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It's more than likely that 'September 11, 2001' will figure prominently in lists of dates for the foreseeable future and beyond. Its meaning as shorthand and symbol will be argued and reargued, its implications reassessed. That is what dates are for: to reappraise. As long as there's something called 'history,' the year 1066 is bound to be associated with the Norman Conquest of England and 1776 with the American Declaration of Independence (although how many Americans recognize 1783 as the year in which that independence was recognized, or 1789 as the year in which the United States of Americas as we know it began?). The date of the bombing of Pearl Harbor, December 7, 1941, is actually the last in a constellation of dates opening the second half of The Great War; May 28, 1940, the date of Churchill's victory in Britain's war cabinet, signaling determination to 'take a stand' against Germany, is, from the baseball-card standpoint that dates inevitably invite, just as important. The date of the terrorist attacks upon the World Trade Center in New York and upon the Pentagon in Washington stands, for the moment, alone; and let us hope that nothing following in the train of the attacks marks the date of something worse.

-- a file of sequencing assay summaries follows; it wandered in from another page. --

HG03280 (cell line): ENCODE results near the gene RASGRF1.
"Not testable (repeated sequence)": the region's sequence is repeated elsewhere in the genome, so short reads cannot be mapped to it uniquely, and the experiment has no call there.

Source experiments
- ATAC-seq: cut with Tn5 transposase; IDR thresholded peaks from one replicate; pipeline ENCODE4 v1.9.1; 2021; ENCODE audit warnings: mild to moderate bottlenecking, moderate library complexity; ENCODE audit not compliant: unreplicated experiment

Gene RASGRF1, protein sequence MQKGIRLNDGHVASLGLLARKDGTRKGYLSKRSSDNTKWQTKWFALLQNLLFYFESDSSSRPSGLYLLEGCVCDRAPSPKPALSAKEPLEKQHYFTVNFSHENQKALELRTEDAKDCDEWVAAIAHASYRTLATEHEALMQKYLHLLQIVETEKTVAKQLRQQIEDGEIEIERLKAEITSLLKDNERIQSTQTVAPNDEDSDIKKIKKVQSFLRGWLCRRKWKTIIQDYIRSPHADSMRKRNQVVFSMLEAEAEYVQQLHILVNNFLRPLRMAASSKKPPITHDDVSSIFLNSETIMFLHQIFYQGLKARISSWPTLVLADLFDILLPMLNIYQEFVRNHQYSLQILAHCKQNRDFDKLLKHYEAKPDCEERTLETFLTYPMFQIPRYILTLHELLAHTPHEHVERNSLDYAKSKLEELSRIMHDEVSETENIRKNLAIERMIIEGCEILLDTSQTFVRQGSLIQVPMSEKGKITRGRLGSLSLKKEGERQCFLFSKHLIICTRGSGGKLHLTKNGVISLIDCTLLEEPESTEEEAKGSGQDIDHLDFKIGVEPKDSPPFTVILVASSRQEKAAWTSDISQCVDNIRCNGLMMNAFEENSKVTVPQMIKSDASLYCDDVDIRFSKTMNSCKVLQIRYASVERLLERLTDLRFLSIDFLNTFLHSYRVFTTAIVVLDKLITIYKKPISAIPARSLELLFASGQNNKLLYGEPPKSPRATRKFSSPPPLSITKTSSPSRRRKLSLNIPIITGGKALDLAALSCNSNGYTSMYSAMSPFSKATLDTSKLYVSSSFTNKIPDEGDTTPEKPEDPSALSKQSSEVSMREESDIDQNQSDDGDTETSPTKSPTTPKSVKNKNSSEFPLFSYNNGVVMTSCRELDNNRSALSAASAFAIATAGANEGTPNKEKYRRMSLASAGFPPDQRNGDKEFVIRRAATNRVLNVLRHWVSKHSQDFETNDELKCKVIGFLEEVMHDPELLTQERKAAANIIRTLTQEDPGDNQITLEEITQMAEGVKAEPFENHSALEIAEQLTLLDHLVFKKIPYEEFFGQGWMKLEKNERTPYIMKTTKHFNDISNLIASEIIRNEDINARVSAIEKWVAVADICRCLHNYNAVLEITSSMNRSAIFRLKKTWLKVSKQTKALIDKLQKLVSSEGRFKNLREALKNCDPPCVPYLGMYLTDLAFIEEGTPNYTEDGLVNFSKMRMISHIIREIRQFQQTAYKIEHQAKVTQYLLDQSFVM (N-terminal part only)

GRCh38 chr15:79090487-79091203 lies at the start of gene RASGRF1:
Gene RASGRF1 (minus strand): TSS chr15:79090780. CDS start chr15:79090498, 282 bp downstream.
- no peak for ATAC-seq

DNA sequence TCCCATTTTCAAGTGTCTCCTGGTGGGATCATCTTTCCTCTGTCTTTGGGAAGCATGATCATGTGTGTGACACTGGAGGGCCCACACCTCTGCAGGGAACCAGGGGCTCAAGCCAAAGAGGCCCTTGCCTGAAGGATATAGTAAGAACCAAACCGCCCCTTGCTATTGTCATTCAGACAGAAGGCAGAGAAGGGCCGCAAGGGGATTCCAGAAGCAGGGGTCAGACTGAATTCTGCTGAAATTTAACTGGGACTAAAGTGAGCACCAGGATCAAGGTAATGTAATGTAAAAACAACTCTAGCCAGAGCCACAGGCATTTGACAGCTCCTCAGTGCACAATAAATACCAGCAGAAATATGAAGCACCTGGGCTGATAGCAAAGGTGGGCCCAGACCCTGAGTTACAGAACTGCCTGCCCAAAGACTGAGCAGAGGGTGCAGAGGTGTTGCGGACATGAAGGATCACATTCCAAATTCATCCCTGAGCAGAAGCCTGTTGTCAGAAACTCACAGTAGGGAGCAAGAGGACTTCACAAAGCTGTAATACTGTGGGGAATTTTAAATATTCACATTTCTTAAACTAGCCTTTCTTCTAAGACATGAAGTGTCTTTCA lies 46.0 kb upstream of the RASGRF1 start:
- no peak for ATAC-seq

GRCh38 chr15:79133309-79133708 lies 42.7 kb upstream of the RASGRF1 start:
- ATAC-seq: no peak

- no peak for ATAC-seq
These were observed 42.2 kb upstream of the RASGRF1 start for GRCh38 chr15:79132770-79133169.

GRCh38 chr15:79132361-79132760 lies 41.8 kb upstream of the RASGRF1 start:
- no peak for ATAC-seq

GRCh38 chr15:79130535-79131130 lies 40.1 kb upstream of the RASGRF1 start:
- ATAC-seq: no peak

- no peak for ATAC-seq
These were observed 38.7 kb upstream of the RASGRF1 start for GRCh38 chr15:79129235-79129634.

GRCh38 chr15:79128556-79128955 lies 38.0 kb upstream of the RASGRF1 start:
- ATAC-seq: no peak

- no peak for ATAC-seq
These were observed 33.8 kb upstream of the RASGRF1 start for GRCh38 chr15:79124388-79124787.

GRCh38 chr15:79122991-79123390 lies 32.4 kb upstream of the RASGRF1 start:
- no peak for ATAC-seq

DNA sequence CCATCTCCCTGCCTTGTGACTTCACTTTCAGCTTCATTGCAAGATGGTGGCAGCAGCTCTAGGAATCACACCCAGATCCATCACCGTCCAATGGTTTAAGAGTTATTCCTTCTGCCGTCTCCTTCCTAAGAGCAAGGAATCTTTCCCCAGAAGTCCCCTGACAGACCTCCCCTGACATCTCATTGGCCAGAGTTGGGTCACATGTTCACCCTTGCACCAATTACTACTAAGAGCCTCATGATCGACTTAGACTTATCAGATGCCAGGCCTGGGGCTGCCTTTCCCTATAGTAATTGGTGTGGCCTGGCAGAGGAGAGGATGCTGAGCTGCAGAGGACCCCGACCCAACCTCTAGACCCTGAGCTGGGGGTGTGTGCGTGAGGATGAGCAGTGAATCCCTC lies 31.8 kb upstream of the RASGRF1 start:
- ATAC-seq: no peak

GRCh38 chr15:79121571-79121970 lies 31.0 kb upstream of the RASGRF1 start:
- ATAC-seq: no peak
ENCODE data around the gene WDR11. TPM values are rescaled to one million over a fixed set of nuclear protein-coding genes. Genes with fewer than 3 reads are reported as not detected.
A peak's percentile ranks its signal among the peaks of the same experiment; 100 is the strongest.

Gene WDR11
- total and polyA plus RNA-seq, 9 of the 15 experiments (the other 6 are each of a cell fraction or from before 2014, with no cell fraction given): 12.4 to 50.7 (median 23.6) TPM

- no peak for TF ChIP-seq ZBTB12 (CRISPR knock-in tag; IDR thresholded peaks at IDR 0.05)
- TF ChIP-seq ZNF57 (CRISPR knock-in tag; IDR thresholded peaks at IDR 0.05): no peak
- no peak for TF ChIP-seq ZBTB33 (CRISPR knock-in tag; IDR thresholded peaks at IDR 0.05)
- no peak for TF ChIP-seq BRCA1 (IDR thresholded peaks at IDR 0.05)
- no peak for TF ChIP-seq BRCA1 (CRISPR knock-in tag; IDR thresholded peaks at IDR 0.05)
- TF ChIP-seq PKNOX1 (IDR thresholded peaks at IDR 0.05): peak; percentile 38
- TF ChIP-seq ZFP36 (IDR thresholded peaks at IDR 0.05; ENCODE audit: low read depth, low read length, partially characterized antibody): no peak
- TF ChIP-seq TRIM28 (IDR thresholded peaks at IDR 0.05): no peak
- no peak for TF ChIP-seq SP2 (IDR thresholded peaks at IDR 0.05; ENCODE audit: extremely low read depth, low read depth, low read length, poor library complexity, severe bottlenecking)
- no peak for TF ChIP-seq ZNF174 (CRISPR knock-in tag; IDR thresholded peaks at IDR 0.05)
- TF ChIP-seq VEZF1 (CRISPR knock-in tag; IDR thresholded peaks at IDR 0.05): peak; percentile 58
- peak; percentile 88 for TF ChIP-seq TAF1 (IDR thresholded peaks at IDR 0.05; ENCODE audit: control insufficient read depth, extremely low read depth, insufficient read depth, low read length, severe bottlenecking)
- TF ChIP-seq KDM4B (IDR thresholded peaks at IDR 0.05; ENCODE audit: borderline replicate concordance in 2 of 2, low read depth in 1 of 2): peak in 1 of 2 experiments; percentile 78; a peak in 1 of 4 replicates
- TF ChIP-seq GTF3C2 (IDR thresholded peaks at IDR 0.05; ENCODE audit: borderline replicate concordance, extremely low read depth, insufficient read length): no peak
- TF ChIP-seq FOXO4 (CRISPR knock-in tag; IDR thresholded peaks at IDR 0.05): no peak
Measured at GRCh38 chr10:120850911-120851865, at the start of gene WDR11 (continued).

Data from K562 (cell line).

Let's also hope - why not? - that the simple ability to remember the World Trade Center towers - what they looked like not only in the New York skyline but in countless photographs and abstractions - will teach an effortless lesson in the foundation of history, which is of course that things were once different from what they are now. Ever since the end of World War II, history has been very much 'one damn thing after another,' and while certain dates do stand forth in an American perspective - the assassination of President Kennedy and the resignation of President Nixon - neither of the events shorthanded by these dates possesses world-historical stature. Of all postwar dates, only July 20, 1969, that of the first moon landing, really seems to have universal interest, but, like Pearl Harbor's date, it belongs to a list of related dates bearing on flight and space exploration.
Until September 11, 2001, there were two very tall towers at the lower end of Manhattan Island. The next day, they were gone, having collapsed almost as neatly as if they'd been professionally demolished (neither was knocked over by collision). Now, that's something to hold on to, a fact that's it's all to easy to get the mind round. Nothing will ever justify the crime that destroyed the towers - and I am confident that whatever else is decided about our world, no society will ever regard the attacks with complaisance - but understanding that one's simple sense of before-and-after breathes the spirit of history, inevitable history, is perhaps the best way of honoring its victims. (October 2001)
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